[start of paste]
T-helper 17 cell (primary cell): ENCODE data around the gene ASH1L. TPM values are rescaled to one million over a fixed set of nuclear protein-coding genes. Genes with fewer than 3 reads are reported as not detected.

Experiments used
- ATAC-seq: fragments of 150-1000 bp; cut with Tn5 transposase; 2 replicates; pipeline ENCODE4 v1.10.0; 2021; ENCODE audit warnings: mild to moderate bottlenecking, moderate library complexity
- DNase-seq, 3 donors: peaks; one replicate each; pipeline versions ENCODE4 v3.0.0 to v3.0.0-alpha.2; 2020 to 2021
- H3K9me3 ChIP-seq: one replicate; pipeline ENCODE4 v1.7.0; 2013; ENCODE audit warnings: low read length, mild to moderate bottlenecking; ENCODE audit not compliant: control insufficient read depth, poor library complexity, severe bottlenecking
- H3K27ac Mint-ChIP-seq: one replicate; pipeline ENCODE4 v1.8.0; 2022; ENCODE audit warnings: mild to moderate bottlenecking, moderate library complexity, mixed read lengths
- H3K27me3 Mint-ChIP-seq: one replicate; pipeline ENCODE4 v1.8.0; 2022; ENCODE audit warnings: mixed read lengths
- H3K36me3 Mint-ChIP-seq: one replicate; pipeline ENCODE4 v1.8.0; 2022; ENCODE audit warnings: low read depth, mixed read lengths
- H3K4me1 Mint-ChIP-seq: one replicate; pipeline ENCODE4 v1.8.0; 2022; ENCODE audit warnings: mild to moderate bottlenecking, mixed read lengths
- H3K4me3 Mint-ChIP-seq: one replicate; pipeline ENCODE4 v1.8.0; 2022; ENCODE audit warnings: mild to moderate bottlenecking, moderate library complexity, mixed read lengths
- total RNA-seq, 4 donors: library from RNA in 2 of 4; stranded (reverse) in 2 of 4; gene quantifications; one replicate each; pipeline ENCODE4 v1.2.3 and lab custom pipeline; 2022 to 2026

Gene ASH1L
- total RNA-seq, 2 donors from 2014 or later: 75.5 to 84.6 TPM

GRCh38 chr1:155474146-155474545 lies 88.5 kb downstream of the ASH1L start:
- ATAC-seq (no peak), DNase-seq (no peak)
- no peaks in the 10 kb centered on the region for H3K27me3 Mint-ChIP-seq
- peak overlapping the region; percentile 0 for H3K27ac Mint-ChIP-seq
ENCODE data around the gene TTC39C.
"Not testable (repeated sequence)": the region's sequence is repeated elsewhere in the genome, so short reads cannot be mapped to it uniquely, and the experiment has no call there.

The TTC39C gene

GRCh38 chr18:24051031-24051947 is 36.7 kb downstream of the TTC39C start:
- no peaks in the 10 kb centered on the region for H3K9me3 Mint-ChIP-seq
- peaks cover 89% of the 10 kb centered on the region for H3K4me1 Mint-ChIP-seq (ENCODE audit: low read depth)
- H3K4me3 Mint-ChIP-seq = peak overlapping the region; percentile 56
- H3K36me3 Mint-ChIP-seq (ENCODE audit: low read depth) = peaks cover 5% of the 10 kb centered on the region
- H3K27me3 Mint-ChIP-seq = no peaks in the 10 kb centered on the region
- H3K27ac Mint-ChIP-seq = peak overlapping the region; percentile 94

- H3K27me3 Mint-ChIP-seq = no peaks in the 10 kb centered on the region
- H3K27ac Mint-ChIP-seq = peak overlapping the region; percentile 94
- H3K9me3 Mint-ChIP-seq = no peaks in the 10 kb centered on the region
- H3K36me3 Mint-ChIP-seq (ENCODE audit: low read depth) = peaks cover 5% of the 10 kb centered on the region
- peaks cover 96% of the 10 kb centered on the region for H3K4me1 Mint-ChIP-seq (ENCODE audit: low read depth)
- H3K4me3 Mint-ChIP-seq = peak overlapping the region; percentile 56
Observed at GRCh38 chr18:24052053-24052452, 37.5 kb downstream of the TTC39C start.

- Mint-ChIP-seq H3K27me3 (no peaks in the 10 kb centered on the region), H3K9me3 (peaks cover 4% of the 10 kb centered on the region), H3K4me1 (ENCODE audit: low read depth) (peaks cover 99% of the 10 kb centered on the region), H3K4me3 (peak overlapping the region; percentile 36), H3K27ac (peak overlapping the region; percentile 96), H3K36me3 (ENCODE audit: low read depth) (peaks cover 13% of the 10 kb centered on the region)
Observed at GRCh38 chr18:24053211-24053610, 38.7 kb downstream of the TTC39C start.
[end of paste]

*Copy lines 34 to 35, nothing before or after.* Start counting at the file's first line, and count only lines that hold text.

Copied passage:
Observed at GRCh38 chr18:24052053-24052452, 37.5 kb downstream of the TTC39C start.

- Mint-ChIP-seq H3K27me3 (no peaks in the 10 kb centered on the region), H3K9me3 (peaks cover 4% of the 10 kb centered on the region), H3K4me1 (ENCODE audit: low read depth) (peaks cover 99% of the 10 kb centered on the region), H3K4me3 (peak overlapping the region; percentile 36), H3K27ac (peak overlapping the region; percentile 96), H3K36me3 (ENCODE audit: low read depth) (peaks cover 13% of the 10 kb centered on the region)